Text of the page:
For their All That You Can’t Leave Behind album, released in 2000, the band were inspired by The Troubles once again.  Peace on Earth was directly influenced by the Omagh bombing on the 15th August 1998.  The car bombing was carried out by the Real IRA, an IRA splinter group who opposed the IRA’s ceasefire and the Good Friday Agreement.  The bomb killed 29 people and injured about 220 others, making it the highest death toll from a single incident during The Troubles.  Telephoned warnings had been received approximately 40 minutes before the incident but the details conveyed by those responsible were inaccurate and as a result, the police had inadvertently moved people towards the bomb.

During the song, Bono pays tribute to the victims of the bombing, reading out several of the names of people killed in the highly moving verse:  “They’re reading names out over the radio, All the folks the rest of us won’t get to know, Sean and Julia, Gareth, Ann and Breda, Their lives are bigger, than any big idea”.  Similarly, the song makes reference to the funeral of victim James Barker in the lines “She never got to say goodbye, To see the colour in his eye, Now he’s in the dirt”.  The Irish Times had quoted James Barker’s mother as saying, “I never realised how green his eyes were”.  Peace on Earth gained further meaning in the aftermath of the September 11th, 2001 attacks when the band performed the song as an encore, usually coupled with Walk On from the same album, during their Elevation Tour.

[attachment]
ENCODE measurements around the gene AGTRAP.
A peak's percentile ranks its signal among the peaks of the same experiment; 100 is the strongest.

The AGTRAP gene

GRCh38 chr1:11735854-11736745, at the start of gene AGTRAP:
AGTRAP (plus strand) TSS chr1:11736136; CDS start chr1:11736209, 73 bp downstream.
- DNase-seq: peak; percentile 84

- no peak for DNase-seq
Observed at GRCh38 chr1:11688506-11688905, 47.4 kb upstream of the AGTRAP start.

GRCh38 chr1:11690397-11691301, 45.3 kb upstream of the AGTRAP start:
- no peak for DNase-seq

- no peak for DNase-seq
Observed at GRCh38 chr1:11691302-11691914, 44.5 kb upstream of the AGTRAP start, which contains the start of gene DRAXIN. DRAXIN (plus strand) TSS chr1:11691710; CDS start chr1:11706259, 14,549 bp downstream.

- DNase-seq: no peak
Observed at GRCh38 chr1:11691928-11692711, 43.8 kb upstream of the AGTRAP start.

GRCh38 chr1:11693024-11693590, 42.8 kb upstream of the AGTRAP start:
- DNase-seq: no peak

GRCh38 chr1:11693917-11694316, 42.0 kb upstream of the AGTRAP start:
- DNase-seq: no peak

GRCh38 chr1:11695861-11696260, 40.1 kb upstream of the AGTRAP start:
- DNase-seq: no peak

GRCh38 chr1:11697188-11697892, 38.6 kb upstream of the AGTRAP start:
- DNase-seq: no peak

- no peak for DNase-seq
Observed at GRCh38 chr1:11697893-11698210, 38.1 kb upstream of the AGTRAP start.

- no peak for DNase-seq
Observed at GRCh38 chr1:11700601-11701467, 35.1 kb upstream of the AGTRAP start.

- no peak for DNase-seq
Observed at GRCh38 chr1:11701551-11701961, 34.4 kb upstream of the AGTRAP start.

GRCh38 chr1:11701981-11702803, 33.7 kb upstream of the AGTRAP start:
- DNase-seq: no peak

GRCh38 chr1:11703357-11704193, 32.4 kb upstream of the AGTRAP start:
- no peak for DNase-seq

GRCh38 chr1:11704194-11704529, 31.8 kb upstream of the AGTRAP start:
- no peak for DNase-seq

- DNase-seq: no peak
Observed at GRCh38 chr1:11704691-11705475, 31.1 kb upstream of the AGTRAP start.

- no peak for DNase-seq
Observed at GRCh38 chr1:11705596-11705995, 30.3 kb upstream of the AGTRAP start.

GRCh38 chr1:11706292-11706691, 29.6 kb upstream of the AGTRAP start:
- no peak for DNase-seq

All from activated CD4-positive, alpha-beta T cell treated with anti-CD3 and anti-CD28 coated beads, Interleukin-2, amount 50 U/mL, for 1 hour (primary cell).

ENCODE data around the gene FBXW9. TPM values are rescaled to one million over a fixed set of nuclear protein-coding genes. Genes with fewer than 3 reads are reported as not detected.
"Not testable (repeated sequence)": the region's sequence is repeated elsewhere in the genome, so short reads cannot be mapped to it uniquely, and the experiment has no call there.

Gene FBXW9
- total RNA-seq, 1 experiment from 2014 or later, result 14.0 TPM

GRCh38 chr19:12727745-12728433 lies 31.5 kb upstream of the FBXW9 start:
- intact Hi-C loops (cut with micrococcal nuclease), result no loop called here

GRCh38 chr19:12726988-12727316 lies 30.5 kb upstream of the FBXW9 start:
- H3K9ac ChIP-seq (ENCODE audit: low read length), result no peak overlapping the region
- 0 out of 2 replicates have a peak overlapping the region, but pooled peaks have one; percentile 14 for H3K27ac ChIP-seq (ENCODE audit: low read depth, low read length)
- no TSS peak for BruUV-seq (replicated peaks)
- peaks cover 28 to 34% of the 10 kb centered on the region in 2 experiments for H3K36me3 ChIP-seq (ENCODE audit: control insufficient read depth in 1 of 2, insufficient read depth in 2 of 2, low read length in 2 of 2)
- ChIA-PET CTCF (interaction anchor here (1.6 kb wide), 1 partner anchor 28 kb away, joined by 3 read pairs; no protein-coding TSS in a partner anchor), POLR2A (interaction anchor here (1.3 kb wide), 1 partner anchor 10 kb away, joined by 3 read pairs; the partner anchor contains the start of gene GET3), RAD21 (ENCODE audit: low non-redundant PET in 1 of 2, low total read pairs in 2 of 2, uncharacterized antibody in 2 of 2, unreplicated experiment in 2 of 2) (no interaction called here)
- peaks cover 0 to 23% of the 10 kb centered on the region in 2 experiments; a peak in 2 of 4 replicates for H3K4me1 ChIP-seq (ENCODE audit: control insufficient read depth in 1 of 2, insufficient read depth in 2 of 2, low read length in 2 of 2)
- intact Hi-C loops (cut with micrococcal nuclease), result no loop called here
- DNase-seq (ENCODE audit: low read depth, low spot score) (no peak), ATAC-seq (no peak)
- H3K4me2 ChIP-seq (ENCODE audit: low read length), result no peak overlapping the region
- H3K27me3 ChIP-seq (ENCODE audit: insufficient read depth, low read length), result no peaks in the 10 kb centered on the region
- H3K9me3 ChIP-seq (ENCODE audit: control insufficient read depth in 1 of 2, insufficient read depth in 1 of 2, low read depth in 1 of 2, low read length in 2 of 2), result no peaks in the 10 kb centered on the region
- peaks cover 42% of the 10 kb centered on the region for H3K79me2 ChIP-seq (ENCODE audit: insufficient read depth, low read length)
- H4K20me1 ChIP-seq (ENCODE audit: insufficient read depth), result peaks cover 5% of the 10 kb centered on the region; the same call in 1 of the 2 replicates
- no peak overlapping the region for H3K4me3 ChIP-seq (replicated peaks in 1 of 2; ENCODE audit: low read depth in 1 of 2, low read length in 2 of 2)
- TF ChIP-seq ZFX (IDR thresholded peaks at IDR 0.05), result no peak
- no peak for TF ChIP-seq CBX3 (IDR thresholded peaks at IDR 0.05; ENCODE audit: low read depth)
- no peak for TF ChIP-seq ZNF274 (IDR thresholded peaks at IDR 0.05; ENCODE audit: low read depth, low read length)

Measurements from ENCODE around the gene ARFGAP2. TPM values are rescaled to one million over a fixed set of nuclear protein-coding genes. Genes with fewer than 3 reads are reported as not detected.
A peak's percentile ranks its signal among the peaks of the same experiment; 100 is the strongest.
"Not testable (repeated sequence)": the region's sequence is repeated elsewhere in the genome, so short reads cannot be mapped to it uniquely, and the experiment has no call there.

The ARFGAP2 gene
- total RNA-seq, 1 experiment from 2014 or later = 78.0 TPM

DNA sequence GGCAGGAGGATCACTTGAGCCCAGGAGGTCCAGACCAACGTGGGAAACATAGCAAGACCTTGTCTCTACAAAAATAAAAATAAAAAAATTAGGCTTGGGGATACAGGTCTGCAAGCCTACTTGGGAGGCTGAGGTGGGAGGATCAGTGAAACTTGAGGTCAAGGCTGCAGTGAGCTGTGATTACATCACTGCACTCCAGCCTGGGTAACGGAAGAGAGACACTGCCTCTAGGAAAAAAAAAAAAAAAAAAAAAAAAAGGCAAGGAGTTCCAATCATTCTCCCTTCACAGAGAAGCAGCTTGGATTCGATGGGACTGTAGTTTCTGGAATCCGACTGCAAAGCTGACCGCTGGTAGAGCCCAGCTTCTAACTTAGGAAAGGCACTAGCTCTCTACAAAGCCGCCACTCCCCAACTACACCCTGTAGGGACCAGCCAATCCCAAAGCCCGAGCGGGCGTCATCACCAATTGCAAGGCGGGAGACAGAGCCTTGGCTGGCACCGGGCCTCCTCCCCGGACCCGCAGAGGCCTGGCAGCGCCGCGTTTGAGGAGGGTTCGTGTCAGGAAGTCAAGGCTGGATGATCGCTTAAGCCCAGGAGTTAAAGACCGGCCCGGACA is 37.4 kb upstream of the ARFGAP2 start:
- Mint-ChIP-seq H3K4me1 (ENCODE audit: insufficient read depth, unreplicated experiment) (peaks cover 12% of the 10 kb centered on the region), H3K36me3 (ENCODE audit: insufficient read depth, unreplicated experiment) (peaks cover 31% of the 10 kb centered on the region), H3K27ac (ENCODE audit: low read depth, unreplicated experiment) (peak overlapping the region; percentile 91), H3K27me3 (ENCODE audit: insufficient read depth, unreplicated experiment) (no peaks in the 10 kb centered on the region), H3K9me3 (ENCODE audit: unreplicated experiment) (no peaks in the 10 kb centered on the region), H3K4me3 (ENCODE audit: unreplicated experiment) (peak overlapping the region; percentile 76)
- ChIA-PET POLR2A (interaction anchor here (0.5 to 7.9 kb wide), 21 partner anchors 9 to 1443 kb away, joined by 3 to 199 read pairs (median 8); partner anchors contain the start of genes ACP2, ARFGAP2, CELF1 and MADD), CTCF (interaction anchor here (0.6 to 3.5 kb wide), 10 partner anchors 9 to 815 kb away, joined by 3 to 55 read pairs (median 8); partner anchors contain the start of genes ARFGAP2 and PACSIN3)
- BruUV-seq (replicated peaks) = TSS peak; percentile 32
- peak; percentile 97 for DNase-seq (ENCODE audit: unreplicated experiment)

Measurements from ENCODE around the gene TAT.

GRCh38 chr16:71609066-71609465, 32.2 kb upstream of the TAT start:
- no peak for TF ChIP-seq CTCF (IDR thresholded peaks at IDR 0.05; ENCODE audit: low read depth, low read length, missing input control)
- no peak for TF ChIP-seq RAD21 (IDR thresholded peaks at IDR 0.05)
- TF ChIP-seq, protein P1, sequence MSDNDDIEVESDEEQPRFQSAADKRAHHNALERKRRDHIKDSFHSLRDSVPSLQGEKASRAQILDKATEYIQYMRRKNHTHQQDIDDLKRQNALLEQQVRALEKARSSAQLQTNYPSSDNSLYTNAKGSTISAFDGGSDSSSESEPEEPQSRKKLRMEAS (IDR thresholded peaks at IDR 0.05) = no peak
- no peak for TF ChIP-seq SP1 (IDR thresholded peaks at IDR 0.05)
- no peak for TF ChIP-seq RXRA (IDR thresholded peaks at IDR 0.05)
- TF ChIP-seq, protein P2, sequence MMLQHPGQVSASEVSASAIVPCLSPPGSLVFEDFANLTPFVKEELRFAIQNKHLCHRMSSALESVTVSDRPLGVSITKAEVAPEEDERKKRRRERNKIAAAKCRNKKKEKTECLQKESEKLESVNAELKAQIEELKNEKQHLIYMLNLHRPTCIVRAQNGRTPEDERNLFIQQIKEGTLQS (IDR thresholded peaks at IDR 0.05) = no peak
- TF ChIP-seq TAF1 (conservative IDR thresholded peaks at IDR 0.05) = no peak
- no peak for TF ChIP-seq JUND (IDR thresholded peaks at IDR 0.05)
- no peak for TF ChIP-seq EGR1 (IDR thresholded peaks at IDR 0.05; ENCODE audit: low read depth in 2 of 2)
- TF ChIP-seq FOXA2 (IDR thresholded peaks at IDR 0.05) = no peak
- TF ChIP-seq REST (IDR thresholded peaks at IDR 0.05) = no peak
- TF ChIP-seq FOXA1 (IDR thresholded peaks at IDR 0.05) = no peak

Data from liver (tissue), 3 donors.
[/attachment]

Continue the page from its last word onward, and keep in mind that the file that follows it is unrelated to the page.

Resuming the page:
After the anger and frustration of Sunday Bloody Sunday and the emotional appeal of Please, Peace on Earth, although also political, finds Bono at crisis point.  In Peace on Earth, Bono expresses that ‘Peace on Earth’ is simply a saying that is thrown around with no actual meaning.  As much as the singer despises war, he finds the concept of people saying that there will be peace on Earth difficult.  Peace on Earth is Bono attempting to come to terms with the seemingly impossible nature of peace.

Song of the Day: The Bible in Music (Day Two).

From the very inception of the band, U2 have had a longstanding fascination with Biblical imagery.  Take for example, Gloria from October (1981) with its chorus of “Gloria in te Domine, Gloria exultate …” which translates as “Glory in you, Lord, Glory exalt (him)”, with “exalt” in the imperative, a reference to Psalm 30:2.  Gloria also contains references to Colossians 2:9 – 10 in the line “Only in You I’m complete” and James 5:7 – 9 in the lines “The door is open, You’re standing there” amongst other references.  40, the final song from War (1983) is also overtly Biblical, being based on Psalm 40.  Until the End of the World from Achtung Baby (1991) takes a different stance to other religious songs in the U2 canon.  Whereas previously, U2 had simply made Biblical reference, Until the End of the World, inspired by Luke 22:47, is a fictitious account of events based around a Bible story.

The lyrics of Until the End of the World describe a conversation between Jesus Christ and Judas Iscariot.  The first verse of the song tells of The Last Supper:  “We were as close together as a bride and groom, We ate the food, we drank the wine, Everybody having a good time”.  The use of the term “bride and groom” is a reference to Christ and the Church and in turn, a reference to Ephesians, where Paul speaks of the Church being a bride for Christ, the groom:

“So husbands ought also to love their own wives as their own bodies.  He who loves his own wife loves himself; for no one ever hated his own flesh, but nourishes and cherishes it, just as Christ also does the Church” – Ephesians 28 – 29.